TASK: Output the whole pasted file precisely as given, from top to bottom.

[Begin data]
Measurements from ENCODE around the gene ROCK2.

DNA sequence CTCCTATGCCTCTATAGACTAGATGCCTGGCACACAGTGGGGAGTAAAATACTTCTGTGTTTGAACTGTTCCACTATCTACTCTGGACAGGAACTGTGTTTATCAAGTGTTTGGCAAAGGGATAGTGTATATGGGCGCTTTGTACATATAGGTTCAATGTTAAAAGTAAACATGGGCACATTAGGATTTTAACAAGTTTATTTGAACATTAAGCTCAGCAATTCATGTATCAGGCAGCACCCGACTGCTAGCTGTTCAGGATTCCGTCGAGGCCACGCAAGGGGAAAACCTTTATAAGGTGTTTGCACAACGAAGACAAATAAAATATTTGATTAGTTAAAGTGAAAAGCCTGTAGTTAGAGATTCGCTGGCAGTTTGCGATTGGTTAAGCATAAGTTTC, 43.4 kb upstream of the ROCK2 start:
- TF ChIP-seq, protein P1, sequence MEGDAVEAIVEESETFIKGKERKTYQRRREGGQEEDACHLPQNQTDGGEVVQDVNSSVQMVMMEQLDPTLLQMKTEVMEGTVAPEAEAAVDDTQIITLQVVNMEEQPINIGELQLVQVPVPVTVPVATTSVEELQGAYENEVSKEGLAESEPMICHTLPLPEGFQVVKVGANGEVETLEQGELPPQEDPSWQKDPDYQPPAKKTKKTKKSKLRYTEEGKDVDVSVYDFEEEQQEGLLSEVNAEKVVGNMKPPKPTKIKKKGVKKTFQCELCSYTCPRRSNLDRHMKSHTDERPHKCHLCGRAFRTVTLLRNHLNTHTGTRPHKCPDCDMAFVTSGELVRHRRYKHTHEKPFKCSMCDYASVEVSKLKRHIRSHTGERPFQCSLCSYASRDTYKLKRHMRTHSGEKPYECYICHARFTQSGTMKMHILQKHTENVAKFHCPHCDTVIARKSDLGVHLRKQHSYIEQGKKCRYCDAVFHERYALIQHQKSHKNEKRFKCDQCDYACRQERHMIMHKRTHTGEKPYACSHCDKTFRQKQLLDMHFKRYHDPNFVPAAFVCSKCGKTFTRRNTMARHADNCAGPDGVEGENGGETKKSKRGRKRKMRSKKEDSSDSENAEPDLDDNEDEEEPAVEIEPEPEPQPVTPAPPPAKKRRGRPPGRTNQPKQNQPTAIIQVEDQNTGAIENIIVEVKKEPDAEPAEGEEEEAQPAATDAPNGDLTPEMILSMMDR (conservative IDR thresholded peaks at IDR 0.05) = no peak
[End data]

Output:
Measurements from ENCODE around the gene ROCK2.

DNA sequence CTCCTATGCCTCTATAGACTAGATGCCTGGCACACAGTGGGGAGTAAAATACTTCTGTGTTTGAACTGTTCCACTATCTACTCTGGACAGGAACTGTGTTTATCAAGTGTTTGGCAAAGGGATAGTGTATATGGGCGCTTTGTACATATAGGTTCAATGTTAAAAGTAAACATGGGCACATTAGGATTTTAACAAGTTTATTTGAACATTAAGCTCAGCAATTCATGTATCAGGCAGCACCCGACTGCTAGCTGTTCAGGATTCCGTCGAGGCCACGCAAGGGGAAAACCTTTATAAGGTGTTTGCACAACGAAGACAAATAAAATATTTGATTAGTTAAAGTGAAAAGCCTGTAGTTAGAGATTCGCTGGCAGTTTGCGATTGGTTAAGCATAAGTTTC, 43.4 kb upstream of the ROCK2 start:
- TF ChIP-seq, protein P1, sequence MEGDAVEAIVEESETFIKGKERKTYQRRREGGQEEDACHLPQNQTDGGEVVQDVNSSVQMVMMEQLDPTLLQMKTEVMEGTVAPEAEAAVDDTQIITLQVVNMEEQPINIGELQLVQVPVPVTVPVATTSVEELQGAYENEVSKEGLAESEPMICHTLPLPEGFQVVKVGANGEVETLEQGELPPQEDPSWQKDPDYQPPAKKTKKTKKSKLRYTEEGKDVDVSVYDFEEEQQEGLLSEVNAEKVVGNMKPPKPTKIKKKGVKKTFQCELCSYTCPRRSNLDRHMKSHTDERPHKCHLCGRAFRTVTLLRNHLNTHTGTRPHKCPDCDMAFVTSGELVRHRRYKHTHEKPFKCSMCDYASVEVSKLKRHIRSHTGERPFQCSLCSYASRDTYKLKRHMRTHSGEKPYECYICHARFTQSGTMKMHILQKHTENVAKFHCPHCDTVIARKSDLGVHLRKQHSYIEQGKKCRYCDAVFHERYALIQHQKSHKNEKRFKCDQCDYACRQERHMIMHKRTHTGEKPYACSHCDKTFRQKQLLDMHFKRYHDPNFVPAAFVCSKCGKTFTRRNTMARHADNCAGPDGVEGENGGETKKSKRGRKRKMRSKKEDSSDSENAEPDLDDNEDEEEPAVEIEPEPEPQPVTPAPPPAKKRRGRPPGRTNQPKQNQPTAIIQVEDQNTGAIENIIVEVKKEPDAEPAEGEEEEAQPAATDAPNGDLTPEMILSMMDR (conservative IDR thresholded peaks at IDR 0.05) = no peak